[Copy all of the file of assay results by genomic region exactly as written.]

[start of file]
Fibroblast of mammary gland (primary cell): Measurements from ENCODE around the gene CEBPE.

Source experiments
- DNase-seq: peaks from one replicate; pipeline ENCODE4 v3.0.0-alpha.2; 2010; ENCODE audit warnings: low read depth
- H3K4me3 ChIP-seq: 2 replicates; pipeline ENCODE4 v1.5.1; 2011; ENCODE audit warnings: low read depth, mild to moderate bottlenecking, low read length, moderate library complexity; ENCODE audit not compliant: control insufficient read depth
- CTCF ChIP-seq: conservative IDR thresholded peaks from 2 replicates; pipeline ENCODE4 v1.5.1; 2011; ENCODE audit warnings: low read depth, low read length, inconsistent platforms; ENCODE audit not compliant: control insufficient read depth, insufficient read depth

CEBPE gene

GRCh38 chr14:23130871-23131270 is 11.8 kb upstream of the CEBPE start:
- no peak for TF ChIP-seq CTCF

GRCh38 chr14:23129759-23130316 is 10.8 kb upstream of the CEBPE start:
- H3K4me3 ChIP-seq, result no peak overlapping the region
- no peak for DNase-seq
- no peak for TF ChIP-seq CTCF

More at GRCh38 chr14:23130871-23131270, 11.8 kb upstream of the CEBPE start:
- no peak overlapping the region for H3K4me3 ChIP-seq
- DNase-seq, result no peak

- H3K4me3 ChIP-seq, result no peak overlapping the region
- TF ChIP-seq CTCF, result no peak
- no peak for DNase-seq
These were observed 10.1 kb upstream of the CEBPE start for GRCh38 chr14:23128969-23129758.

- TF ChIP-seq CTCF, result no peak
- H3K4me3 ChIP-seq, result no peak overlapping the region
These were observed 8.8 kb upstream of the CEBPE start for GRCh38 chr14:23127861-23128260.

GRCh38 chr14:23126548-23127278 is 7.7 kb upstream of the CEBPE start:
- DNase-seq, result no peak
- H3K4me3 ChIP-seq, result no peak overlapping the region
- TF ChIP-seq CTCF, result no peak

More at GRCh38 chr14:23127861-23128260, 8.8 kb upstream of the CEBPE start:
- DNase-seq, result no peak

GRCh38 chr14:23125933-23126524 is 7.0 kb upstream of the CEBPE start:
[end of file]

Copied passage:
Fibroblast of mammary gland (primary cell): Measurements from ENCODE around the gene CEBPE.

Source experiments
- DNase-seq: peaks from one replicate; pipeline ENCODE4 v3.0.0-alpha.2; 2010; ENCODE audit warnings: low read depth
- H3K4me3 ChIP-seq: 2 replicates; pipeline ENCODE4 v1.5.1; 2011; ENCODE audit warnings: low read depth, mild to moderate bottlenecking, low read length, moderate library complexity; ENCODE audit not compliant: control insufficient read depth
- CTCF ChIP-seq: conservative IDR thresholded peaks from 2 replicates; pipeline ENCODE4 v1.5.1; 2011; ENCODE audit warnings: low read depth, low read length, inconsistent platforms; ENCODE audit not compliant: control insufficient read depth, insufficient read depth

CEBPE gene

GRCh38 chr14:23130871-23131270 is 11.8 kb upstream of the CEBPE start:
- no peak for TF ChIP-seq CTCF

GRCh38 chr14:23129759-23130316 is 10.8 kb upstream of the CEBPE start:
- H3K4me3 ChIP-seq, result no peak overlapping the region
- no peak for DNase-seq
- no peak for TF ChIP-seq CTCF

More at GRCh38 chr14:23130871-23131270, 11.8 kb upstream of the CEBPE start:
- no peak overlapping the region for H3K4me3 ChIP-seq
- DNase-seq, result no peak

- H3K4me3 ChIP-seq, result no peak overlapping the region
- TF ChIP-seq CTCF, result no peak
- no peak for DNase-seq
These were observed 10.1 kb upstream of the CEBPE start for GRCh38 chr14:23128969-23129758.

- TF ChIP-seq CTCF, result no peak
- H3K4me3 ChIP-seq, result no peak overlapping the region
These were observed 8.8 kb upstream of the CEBPE start for GRCh38 chr14:23127861-23128260.

GRCh38 chr14:23126548-23127278 is 7.7 kb upstream of the CEBPE start:
- DNase-seq, result no peak
- H3K4me3 ChIP-seq, result no peak overlapping the region
- TF ChIP-seq CTCF, result no peak

More at GRCh38 chr14:23127861-23128260, 8.8 kb upstream of the CEBPE start:
- DNase-seq, result no peak

GRCh38 chr14:23125933-23126524 is 7.0 kb upstream of the CEBPE start: